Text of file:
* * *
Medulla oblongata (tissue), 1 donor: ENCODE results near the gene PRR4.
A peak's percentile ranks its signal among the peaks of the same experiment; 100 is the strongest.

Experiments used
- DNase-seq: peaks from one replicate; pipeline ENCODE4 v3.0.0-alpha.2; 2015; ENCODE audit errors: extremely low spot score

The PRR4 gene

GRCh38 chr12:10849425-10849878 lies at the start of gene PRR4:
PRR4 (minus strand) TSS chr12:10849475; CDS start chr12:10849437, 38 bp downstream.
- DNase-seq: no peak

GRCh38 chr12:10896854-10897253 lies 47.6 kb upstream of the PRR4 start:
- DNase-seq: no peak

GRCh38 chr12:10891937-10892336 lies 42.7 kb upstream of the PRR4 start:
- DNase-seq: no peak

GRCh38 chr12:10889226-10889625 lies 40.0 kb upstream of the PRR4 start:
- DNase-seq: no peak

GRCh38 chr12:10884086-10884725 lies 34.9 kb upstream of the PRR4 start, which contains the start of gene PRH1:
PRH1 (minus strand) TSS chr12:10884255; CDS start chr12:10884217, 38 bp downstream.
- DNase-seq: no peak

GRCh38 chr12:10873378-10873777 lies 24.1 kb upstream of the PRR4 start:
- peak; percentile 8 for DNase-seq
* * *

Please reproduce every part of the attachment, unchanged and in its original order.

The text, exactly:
Medulla oblongata (tissue), 1 donor: ENCODE results near the gene PRR4.
A peak's percentile ranks its signal among the peaks of the same experiment; 100 is the strongest.

Experiments used
- DNase-seq: peaks from one replicate; pipeline ENCODE4 v3.0.0-alpha.2; 2015; ENCODE audit errors: extremely low spot score

The PRR4 gene

GRCh38 chr12:10849425-10849878 lies at the start of gene PRR4:
PRR4 (minus strand) TSS chr12:10849475; CDS start chr12:10849437, 38 bp downstream.
- DNase-seq: no peak

GRCh38 chr12:10896854-10897253 lies 47.6 kb upstream of the PRR4 start:
- DNase-seq: no peak

GRCh38 chr12:10891937-10892336 lies 42.7 kb upstream of the PRR4 start:
- DNase-seq: no peak

GRCh38 chr12:10889226-10889625 lies 40.0 kb upstream of the PRR4 start:
- DNase-seq: no peak

GRCh38 chr12:10884086-10884725 lies 34.9 kb upstream of the PRR4 start, which contains the start of gene PRH1:
PRH1 (minus strand) TSS chr12:10884255; CDS start chr12:10884217, 38 bp downstream.
- DNase-seq: no peak

GRCh38 chr12:10873378-10873777 lies 24.1 kb upstream of the PRR4 start:
- peak; percentile 8 for DNase-seq